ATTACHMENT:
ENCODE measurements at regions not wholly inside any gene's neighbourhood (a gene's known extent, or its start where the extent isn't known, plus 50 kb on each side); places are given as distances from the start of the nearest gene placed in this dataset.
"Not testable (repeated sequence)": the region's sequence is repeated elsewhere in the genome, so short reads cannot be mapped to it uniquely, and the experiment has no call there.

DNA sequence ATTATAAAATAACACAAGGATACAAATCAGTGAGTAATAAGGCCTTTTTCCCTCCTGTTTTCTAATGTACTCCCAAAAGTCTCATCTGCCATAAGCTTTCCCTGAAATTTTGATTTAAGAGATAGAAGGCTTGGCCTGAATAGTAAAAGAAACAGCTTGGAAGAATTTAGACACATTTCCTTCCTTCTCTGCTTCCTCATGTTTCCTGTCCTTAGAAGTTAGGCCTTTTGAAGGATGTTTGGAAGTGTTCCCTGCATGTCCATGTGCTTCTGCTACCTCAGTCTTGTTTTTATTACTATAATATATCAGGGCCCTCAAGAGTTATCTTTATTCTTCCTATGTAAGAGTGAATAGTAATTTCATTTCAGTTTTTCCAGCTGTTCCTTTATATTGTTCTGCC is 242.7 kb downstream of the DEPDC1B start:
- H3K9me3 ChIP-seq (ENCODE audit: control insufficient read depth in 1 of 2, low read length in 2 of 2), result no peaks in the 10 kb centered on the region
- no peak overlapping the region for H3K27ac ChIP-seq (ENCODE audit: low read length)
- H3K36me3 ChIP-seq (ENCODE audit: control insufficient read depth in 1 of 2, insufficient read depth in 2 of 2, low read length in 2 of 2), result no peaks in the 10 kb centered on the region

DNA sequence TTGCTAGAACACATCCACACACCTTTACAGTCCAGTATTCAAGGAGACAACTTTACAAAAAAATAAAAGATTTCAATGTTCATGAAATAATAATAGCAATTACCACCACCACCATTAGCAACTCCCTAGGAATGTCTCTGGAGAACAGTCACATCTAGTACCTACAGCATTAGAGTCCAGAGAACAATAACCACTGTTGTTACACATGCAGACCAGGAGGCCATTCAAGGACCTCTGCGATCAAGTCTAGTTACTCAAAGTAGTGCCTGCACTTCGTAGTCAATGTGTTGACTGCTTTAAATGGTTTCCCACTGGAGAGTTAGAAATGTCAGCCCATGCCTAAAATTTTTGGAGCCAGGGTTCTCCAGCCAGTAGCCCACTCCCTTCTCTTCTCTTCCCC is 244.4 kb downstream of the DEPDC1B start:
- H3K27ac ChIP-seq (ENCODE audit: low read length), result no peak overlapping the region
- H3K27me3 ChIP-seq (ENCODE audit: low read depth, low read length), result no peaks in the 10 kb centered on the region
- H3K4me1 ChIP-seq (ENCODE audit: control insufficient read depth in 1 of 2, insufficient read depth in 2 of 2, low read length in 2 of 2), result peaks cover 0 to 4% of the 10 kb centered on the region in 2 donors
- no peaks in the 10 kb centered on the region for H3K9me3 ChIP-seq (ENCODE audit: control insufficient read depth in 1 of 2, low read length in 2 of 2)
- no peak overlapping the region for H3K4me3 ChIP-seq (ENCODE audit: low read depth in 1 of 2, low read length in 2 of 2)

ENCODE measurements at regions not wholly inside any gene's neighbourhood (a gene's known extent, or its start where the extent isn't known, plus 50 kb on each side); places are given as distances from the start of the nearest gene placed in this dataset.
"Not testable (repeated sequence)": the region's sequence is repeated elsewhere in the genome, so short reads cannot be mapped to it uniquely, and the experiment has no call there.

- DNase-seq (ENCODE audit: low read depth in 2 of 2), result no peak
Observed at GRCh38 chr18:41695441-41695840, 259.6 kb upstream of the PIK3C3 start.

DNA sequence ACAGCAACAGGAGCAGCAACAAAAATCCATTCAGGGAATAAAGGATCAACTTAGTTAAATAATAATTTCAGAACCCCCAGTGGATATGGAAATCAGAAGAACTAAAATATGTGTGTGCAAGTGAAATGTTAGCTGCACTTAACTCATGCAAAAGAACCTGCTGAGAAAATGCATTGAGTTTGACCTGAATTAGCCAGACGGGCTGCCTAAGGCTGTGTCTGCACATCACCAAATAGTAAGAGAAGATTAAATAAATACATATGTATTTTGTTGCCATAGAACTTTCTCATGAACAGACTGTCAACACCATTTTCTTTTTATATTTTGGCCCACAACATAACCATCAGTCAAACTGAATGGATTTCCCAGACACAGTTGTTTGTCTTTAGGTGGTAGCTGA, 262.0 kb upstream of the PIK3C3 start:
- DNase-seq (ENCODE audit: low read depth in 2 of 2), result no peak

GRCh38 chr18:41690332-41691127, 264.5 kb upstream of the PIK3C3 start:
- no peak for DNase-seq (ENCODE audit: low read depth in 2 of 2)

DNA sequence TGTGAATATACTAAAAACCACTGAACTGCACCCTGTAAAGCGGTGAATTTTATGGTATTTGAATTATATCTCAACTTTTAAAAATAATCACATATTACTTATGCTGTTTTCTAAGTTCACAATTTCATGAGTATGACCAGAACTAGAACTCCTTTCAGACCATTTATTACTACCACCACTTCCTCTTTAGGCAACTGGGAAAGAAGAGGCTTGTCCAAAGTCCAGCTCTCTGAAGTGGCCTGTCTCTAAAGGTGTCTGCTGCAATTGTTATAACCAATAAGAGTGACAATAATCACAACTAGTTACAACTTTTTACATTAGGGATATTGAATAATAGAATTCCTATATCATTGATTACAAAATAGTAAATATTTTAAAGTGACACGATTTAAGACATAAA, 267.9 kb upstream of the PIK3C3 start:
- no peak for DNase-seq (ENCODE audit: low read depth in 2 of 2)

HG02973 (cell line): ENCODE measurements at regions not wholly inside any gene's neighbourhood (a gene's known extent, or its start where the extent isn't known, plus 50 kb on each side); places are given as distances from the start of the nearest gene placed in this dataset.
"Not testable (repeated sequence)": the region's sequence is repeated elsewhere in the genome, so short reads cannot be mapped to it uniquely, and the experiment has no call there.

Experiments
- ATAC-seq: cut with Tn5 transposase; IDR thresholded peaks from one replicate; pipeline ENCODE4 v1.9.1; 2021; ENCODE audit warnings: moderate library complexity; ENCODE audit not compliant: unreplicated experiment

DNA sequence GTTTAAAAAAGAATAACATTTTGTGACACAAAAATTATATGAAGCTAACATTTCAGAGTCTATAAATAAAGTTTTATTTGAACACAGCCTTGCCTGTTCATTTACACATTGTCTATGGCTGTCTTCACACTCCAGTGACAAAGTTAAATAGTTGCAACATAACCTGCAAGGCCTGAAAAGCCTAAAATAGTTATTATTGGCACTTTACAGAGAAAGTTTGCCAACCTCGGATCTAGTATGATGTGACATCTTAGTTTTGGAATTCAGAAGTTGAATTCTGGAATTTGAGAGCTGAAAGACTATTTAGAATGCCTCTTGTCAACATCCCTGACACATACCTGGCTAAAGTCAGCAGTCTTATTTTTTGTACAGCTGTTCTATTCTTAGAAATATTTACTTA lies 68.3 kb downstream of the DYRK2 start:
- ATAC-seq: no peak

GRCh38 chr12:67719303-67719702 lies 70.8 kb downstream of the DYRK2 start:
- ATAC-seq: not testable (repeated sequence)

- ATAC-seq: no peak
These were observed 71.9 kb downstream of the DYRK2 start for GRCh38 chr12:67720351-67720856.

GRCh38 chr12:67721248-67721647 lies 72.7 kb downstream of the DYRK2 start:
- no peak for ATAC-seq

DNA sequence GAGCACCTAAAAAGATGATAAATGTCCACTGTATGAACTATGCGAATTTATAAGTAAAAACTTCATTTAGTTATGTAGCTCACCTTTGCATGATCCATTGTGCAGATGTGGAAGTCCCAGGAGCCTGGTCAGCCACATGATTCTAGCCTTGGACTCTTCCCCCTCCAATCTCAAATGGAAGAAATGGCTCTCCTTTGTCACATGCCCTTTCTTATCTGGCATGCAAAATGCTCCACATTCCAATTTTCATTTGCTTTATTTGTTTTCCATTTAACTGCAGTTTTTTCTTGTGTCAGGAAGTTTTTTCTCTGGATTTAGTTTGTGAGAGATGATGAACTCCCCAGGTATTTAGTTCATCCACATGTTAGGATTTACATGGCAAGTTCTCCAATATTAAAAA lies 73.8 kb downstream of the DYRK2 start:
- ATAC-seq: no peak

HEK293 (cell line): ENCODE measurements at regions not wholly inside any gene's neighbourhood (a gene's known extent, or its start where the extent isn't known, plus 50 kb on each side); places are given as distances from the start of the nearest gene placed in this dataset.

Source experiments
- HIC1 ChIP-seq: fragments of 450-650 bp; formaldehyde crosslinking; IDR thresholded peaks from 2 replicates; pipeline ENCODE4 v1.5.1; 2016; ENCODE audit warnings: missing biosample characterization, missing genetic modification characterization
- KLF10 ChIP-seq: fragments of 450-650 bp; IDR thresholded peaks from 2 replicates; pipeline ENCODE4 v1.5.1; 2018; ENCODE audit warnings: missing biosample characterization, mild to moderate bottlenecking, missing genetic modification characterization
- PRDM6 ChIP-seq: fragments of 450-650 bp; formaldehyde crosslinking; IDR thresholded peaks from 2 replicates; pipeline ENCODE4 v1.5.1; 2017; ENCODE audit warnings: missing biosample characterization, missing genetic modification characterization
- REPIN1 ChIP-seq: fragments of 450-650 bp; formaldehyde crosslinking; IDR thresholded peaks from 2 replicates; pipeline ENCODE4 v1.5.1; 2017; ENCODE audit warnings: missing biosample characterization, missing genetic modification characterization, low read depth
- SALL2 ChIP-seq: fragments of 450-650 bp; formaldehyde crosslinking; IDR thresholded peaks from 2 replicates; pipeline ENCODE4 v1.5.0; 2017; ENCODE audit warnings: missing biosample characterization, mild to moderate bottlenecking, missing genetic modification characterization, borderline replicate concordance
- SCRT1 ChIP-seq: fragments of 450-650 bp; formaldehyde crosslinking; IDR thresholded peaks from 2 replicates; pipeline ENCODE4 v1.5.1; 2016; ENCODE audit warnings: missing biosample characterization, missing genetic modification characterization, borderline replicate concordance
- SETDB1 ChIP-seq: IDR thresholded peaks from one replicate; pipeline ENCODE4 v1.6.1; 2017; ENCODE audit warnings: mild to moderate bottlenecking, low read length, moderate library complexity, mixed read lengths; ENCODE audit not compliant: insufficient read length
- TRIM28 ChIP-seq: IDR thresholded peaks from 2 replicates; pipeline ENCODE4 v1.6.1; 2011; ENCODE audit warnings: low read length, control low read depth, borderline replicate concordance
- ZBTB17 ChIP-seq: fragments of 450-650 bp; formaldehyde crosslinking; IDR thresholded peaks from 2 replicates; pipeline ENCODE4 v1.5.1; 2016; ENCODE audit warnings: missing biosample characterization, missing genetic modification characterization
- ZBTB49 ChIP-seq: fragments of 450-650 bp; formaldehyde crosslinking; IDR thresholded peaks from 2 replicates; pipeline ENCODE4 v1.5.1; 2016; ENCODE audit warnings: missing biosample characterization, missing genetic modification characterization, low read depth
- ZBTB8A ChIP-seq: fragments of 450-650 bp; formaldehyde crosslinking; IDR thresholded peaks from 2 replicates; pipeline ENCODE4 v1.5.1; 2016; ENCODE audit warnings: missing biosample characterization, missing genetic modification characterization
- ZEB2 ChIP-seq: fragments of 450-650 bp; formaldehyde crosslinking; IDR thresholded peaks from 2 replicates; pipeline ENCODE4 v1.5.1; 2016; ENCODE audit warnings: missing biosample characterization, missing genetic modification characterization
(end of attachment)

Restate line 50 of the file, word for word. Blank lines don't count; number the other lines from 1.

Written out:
- ZEB2 ChIP-seq: fragments of 450-650 bp; formaldehyde crosslinking; IDR thresholded peaks from 2 replicates; pipeline ENCODE4 v1.5.1; 2016; ENCODE audit warnings: missing biosample characterization, missing genetic modification characterization